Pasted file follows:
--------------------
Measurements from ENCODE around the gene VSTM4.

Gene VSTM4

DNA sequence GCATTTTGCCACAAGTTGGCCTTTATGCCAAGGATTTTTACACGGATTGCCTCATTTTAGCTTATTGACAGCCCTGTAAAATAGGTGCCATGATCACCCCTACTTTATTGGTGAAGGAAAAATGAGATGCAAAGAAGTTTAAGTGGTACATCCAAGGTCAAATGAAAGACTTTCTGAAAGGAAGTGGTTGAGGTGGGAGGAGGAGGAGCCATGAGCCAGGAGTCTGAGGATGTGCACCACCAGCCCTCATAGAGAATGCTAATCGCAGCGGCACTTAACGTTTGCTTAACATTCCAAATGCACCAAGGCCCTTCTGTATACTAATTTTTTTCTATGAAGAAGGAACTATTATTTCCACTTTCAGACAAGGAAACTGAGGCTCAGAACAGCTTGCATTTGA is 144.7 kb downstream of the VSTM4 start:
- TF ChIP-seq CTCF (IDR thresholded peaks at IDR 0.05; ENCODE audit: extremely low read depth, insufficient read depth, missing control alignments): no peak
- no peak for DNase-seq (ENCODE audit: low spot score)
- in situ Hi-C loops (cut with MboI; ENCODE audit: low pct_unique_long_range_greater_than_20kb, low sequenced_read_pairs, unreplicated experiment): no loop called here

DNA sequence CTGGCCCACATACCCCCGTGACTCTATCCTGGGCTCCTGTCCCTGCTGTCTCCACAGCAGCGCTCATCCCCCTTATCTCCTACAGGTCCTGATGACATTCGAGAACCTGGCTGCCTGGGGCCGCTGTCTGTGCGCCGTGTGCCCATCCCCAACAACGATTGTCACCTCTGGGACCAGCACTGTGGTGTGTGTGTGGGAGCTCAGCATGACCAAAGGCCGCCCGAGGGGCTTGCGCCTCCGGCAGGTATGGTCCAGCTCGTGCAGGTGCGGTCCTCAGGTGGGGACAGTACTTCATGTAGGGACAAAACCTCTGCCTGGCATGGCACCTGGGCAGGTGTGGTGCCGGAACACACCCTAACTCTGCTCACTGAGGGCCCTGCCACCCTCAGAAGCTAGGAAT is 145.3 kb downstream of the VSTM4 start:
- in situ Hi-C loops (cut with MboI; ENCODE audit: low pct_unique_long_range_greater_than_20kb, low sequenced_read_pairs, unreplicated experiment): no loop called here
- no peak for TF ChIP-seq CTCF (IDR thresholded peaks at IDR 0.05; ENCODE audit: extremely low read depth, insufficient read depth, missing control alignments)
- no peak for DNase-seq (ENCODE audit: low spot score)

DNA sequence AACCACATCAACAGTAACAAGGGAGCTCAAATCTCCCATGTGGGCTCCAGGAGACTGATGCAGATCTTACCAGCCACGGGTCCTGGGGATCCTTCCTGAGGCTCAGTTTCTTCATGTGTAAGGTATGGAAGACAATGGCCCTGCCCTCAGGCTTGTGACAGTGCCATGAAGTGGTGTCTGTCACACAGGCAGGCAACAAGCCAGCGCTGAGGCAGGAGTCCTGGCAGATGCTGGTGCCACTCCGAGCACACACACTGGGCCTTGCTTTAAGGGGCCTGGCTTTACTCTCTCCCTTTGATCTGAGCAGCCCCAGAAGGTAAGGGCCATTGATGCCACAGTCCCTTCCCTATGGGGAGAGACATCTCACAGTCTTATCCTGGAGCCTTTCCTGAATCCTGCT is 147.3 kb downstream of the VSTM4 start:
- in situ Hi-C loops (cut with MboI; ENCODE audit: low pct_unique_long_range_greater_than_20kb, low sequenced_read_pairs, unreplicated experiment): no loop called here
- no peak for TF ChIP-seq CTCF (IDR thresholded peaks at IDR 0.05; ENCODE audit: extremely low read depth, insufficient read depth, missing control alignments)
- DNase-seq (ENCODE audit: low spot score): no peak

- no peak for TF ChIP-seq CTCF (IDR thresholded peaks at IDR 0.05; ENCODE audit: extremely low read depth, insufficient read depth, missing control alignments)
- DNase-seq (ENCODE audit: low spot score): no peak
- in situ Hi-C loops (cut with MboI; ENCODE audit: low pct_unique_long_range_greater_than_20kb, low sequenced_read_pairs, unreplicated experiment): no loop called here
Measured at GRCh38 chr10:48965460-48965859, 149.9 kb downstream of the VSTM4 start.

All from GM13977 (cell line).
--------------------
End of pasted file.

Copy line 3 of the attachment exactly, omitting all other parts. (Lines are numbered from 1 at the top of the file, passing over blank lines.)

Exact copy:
DNA sequence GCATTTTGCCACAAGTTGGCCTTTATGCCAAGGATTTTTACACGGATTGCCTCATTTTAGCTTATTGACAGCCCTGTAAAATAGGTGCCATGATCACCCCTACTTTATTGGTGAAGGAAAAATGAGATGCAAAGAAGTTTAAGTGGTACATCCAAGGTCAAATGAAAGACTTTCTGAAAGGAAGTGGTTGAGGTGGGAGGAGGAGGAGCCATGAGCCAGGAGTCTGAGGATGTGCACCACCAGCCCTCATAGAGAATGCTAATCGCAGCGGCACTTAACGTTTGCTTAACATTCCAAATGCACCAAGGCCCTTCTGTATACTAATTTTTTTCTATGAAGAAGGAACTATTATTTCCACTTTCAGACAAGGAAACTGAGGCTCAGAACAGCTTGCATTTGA is 144.7 kb downstream of the VSTM4 start: